Today we are going to get a little real and we’re going to get a little vulnerable. It’s time to practice what I preach. If you make yourself vulnerable, you might just change someone’s life. I truly believe that everything happens for a reason and that the trials that make us stronger aren’t all about us.
I want to talk about my fitness journey from this past year, and for some reason I have been terrified to share it. We tend to hide our weaknesses. We sweep them under the rug and try to pretend that they don’t exist.
I’m not talking about the fact that I’ve always been small and that I’ve always had a fast metabolism. I’m not talking about the fact that I cannot stand running and it’s probably the last thing you will ever catch me doing.
I am talking about mental health and its link with exercise and physical health.
Most of you know that this has been a really hard year for me. Starting around this time last year, my marriage began to fall apart. I slowly got to a place where it took everything in me to maintain my mental health. My body suffered and by the time that K and I separated, I was in a bad place. I sold most of what I owned and packed up the rest. Packing a single box left me winded and my mom and dad had to do most of the work for me. I couldn’t sleep, and once I got to North Carolina in December I realize that I couldn’t even do a single assisted pushup.
I set some goals. Celebrate Christmas. Apply for three jobs a day. Get a job that pays more than minimum wage. Be able to do a pushup again.
Your goals are stepping stones. You can have the big picture of where you want to end up, but if that’s all you focus on, you can get overwhelmed. Set an attainable goal, with your final destination in mind. Work on one thing a day.
My first fitness goal was a pushup.
I kind of left it there, hanging in the back of my mind. My sister and I started going on walks, but once I got a job, I had to figure something else out. If I had a bad day, I would come home and turn on some music in the bonus room and dance it out. I would also do yoga. It wasn’t consistent, and it was hard.
In May, my work took a day to volunteer in our community. We spent the day at a soon-to-be park clearing a section of woods for a trail/walking path. I was nervous. I didn’t know where I was at physically. I knew where I had been a few months before and I was scared of still being in that place. I worked with these people every day, but a lot of them didn’t know my story, and they certainly didn’t know this side of it.
The day was hard. It was intense work. There were things I couldn’t do. But you know what, there were a lot of things that I could do. I worked hard and listened to my body. By the end of the day I felt pretty spent, but then I came home and while talking to my sister, I decided to try doing a push up again.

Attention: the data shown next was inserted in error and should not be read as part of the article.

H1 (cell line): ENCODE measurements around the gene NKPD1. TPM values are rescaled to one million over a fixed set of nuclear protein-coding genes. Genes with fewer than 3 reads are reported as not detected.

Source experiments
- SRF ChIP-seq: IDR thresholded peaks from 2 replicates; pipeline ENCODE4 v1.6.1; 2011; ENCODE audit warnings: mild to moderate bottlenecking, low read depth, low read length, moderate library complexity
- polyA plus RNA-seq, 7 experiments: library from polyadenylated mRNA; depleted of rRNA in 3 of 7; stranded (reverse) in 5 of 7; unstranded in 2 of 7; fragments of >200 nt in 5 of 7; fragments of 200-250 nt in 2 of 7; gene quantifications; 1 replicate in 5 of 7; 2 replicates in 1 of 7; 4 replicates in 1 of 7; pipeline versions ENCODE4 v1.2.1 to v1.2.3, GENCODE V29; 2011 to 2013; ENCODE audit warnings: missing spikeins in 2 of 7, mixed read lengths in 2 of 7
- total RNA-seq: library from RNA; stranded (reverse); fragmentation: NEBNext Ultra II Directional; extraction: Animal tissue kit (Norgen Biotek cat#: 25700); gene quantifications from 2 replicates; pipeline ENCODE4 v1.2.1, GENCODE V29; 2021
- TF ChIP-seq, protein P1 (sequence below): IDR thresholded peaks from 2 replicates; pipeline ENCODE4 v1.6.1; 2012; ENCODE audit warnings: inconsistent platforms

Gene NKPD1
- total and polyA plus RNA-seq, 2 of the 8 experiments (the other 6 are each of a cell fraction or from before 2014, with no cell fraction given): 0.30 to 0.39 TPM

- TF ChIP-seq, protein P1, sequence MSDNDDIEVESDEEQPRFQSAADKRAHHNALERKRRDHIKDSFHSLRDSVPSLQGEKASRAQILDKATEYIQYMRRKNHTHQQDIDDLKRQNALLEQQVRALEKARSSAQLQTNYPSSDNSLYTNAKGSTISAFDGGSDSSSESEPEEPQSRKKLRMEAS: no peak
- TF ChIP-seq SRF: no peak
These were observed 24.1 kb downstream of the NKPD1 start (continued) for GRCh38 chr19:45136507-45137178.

I did nine.
I set a new goal. Be able to do a handstand again. Last year, I tried to do handstands a couple times and pulled my back every time.
A few weeks later, my sister told me to try to do a handstand. If I could do it, we would go see a movie (at 10pm on a Friday, which is a huge deal getting my sister out of the house at night).
Again, I was nervous. I didn’t want to hurt myself, because since when is pulling your back fun? At least I would only embarrass myself in front of my sister this time if I failed.
I cheated and did the handstand against a wall. I took a couple tries, and even though I still used the wall to get myself up there, I was able to pull back and balance for a few seconds with no third-party support. No pulled backs here.
Since then I haven’t set any more goals. I still want to work on the handstands and my core body strength. Setting up a pool in the backyard has really helped me fall in love with working out again. It’s kind of all I have wanted to do this week.
Just twelve months ago, I felt like I was done being young. At twenty-six years old, I was pulling muscles left and right and my body felt like it was betraying me. I had a bad back and tendonitis and I was resigning myself to the fact that I was becoming an old fart. I cannot tell you how amazing it feels to have my body back. I’m still far from graceful and super awkward–hooray for not playing sports in high school!–but this girl who worked out two days in a row, went to the beach and swam for a couple hours, and then came home and did ten pushups and worked on my handstands, is freaking pumped.
Taking care of yourself is super important–mentally and physically. If you’re going through a rough time, set some goals for yourself–some small stepping stones that will get you closer to your end goal. Don’t overwhelm yourself with a to-do list. Keep it short and sweet. You will still have bad days and hard times. Everything won’t be perfect and you will still have flaws and weaknesses. Admit those things to yourself, but don’t let them define you. You are awesome. Every day is a new opportunity to grow into the person you are. No one else gets to be you. We need you.
Until next time,